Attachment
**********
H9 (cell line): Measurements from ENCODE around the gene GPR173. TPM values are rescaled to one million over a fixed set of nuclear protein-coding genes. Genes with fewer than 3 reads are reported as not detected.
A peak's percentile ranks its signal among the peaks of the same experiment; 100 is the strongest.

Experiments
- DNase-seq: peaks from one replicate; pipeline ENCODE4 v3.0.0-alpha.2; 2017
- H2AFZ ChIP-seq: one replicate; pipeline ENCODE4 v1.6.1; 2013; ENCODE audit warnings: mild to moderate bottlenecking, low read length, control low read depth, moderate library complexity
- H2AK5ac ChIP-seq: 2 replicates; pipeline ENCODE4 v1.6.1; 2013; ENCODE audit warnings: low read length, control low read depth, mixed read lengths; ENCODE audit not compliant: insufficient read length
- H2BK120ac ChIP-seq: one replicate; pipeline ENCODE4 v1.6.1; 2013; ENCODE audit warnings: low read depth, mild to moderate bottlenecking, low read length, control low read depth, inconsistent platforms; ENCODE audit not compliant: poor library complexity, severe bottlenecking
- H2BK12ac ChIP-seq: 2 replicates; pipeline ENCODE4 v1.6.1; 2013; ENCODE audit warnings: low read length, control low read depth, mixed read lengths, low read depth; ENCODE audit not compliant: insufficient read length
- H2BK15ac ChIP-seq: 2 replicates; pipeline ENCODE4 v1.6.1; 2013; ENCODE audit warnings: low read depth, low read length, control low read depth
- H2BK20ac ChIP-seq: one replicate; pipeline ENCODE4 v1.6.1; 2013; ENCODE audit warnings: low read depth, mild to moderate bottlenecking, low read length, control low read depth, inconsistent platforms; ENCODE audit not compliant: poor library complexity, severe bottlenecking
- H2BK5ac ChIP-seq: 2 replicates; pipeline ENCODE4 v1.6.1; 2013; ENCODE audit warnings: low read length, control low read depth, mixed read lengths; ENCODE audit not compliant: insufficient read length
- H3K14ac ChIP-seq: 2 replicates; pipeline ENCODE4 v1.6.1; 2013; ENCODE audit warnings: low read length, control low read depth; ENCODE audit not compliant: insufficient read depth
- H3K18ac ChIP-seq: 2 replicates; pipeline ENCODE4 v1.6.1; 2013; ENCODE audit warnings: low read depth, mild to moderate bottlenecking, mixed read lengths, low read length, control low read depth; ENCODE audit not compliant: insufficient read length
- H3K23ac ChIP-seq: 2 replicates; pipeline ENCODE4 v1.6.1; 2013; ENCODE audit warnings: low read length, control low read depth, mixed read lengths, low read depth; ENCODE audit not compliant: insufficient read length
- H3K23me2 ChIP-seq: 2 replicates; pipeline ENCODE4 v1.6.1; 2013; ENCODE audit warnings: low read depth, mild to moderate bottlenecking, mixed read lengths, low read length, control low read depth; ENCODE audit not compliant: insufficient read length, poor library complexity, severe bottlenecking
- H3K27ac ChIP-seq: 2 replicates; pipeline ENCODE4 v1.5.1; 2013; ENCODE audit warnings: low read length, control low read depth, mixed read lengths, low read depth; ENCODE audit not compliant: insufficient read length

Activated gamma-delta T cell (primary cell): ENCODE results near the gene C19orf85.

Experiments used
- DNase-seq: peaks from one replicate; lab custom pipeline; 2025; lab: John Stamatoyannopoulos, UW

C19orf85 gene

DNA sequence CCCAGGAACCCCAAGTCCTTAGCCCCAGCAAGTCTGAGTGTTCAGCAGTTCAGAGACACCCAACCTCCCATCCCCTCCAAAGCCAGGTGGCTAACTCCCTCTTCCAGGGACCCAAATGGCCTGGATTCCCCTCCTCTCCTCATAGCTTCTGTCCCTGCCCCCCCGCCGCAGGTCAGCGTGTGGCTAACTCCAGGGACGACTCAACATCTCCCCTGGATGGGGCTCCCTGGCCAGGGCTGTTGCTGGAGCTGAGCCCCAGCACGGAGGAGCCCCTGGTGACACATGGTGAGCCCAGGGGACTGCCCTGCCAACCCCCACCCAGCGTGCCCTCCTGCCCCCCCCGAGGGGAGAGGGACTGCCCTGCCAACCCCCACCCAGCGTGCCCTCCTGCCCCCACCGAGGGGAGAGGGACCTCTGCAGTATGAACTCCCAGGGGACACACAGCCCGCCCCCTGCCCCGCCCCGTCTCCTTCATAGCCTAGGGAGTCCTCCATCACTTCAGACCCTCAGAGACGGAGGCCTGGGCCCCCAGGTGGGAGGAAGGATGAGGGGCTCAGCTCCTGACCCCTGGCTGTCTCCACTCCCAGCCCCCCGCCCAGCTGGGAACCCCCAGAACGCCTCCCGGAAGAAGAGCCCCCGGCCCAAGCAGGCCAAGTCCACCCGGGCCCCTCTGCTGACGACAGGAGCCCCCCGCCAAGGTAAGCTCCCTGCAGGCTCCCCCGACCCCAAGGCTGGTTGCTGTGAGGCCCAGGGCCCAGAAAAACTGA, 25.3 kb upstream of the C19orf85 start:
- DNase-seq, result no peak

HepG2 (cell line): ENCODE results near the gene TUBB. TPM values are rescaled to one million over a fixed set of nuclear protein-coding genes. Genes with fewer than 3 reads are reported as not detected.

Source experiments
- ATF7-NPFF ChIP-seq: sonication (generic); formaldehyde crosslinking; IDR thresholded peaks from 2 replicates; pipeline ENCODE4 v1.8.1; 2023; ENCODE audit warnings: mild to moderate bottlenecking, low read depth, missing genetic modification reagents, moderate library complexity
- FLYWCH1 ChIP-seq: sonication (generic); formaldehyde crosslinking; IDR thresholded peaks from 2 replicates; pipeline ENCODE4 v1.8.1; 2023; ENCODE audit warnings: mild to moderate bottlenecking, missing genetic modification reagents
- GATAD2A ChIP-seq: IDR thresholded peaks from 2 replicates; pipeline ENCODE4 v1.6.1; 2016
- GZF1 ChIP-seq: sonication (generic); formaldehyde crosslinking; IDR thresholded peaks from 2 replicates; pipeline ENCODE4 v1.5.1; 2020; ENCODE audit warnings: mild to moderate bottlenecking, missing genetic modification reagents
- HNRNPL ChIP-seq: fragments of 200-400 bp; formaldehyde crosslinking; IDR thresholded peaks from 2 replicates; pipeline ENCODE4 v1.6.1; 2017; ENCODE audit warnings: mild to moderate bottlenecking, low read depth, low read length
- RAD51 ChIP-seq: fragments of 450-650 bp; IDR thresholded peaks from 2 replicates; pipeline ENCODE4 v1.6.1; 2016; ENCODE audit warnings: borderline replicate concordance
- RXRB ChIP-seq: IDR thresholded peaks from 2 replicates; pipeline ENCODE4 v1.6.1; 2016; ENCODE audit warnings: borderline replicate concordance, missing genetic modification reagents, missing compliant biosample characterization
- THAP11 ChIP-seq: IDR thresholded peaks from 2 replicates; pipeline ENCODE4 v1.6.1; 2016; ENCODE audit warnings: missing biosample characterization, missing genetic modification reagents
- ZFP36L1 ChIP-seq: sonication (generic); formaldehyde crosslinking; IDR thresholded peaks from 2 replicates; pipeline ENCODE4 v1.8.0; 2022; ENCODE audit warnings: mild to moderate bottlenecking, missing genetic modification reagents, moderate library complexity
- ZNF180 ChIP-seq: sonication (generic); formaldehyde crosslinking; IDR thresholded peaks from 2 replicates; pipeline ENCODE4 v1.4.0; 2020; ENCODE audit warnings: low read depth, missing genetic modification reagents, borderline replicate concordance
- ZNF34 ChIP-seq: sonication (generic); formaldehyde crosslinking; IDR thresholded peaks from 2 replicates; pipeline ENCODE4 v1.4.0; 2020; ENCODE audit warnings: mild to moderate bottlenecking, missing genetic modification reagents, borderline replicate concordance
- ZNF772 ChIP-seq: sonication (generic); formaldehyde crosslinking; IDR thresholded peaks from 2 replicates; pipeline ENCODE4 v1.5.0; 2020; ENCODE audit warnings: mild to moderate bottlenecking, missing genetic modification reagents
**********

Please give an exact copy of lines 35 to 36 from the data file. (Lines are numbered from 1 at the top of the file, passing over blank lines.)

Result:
- ZNF34 ChIP-seq: sonication (generic); formaldehyde crosslinking; IDR thresholded peaks from 2 replicates; pipeline ENCODE4 v1.4.0; 2020; ENCODE audit warnings: mild to moderate bottlenecking, missing genetic modification reagents, borderline replicate concordance
- ZNF772 ChIP-seq: sonication (generic); formaldehyde crosslinking; IDR thresholded peaks from 2 replicates; pipeline ENCODE4 v1.5.0; 2020; ENCODE audit warnings: mild to moderate bottlenecking, missing genetic modification reagents